Tesco Simply wines are simply what they say on the vin

Tesco's Simply wines: Tesco Simply Chianti wine

We all have our eyes peeled for a bargain, but when it comes to wine, it’s a gamble buying a bottle for under a fiver. But to be honest a fiver is sometimes all we want to spend.

The Tesco Simply wines range has a selection of well over 20 wines in the range covering all wine styles, and many of them are under a fiver.  I’ve often perused them, picked them up, read the labels, put them down. Finally, this week I’ve tried a handful.

Tesco Simply Merlot wine review
Tesco Simply Merlot

Simply Merlot (£4.20) is a shout-at-the-TV-why-am-I-watching-X-Factor wine which was pleasant enough with aromas of fresh plums and a silky sip of red cherries. It’s not outstanding, but it’s a reliable merlot which ticks you over on a Saturday evening.

Tesco Simply Chianti wine review
Tesco Simply Chianti

Simply Chianti (£4.89) is a blend of sangiovese grapes  with other red varieties from the hills of Tuscany in Italy.  I glugged this into a glass jug a few hours before we tried it with Sunday lunch.

If you don’t own a decanter, try a simple trick of pouring the wine out of the bottle, into the ugliest jug you own, then back again into the bottle with a steady hand (and a funnel if you have one).  This brings the wine into contact with the air, releases the aromas and allows the flavours to develop.

Lunch had been made quickly so I could watch my footie team on a rare TV appearance.  (We lost. Badly.)  I looked to the wine for consolation. On the nose, there’s fresh and dried cherries with a hiccup of spice. To taste, acidity and a spiky tickle at the back of the throat are more prominent than the cherry fruit flavours, and it felt thin and a little “tinny”.  Sniffing this wine is more enjoyable than tasting it.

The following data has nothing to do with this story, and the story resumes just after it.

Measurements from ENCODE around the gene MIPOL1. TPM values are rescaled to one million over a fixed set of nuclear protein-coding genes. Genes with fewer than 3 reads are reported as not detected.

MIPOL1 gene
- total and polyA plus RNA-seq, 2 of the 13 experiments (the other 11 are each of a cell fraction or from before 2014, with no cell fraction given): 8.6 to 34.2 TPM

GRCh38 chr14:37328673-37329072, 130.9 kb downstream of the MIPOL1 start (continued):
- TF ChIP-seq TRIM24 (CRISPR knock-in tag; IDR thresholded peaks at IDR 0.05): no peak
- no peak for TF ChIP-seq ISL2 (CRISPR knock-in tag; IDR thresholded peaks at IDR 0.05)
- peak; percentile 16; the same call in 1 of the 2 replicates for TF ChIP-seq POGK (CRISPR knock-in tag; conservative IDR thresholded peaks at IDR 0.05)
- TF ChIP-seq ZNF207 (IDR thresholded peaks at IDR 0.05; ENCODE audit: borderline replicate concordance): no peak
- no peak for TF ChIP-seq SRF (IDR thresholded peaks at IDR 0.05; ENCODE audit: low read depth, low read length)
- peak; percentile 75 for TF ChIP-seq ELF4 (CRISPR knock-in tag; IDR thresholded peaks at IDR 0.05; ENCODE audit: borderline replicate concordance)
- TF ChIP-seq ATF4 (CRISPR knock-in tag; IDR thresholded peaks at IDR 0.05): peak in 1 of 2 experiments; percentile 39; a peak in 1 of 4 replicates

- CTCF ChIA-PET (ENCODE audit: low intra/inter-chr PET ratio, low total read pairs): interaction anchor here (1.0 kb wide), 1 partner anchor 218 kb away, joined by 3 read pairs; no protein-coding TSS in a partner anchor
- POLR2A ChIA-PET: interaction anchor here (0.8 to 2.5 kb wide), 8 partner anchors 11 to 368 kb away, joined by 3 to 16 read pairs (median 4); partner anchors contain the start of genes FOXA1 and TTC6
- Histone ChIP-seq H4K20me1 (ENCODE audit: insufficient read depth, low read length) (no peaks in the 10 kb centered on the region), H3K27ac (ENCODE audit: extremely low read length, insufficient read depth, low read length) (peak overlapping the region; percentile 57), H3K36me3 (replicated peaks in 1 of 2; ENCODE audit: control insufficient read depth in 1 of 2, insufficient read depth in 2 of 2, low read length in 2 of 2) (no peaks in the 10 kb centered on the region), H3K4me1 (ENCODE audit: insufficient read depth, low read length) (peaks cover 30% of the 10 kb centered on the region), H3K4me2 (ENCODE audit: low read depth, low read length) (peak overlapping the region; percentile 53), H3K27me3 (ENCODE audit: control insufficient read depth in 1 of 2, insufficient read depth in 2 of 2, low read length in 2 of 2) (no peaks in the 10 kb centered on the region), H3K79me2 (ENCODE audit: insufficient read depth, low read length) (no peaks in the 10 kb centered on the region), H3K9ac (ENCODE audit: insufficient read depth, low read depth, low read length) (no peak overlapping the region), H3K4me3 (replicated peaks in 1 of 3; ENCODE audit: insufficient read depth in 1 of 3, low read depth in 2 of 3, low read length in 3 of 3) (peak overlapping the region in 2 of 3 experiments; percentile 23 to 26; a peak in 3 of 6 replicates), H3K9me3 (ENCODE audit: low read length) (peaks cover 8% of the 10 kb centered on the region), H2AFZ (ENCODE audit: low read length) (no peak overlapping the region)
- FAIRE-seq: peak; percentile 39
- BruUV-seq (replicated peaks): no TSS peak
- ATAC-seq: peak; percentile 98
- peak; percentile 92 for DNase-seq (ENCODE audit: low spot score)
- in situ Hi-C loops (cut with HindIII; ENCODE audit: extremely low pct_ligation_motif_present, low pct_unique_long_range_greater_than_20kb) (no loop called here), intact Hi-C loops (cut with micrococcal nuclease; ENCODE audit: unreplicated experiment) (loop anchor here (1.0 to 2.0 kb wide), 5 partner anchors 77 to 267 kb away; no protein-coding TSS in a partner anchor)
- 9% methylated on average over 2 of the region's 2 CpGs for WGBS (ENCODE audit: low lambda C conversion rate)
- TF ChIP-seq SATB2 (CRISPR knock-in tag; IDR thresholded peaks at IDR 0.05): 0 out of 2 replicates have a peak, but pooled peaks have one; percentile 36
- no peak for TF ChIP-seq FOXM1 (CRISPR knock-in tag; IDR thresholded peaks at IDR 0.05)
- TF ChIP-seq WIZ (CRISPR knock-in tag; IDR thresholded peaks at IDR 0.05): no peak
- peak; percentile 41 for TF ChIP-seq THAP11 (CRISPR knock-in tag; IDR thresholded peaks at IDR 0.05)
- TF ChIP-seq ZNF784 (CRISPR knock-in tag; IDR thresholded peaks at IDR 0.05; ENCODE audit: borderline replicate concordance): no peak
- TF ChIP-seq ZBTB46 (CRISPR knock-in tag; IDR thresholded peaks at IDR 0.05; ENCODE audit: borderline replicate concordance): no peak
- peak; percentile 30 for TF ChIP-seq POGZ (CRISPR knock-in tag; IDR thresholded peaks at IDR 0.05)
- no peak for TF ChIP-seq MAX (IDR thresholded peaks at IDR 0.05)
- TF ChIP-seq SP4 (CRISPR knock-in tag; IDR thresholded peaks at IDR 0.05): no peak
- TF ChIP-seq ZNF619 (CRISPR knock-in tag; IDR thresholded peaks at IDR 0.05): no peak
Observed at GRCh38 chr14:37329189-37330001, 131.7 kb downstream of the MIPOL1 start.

Tesco Simply chardonnay wine review
Tesco Simply chardonnay

Simply Chardonnay (£4.49). What it says on the vin … it’s simple chardonnay from California.  “Ripe pineapple and mango” the bottle declares.  I couldn’t find any … but it did have a zesty citrus finish which tempted you to have another unassuming slurp fairly quickly.

Tesco Simply sauvignon blanc wine review
Tesco Simply sauvignon blanc

Simply Sauvignon Blanc (£4.75) Sometimes sauv blanc can leap out of the glass; its aromas and flavours tackling your senses to the ground and then rolling them in a mound of freshly mown grass, your arms flailing as you try and keep hold of the glass.  Not so this wine.  A sauv blanc from Chile, it’s understated on the gooseberry and grass aromas; the acidity is fairly flighty in the mouth; but the flavours dissipate into a watery lime trickle quite quickly.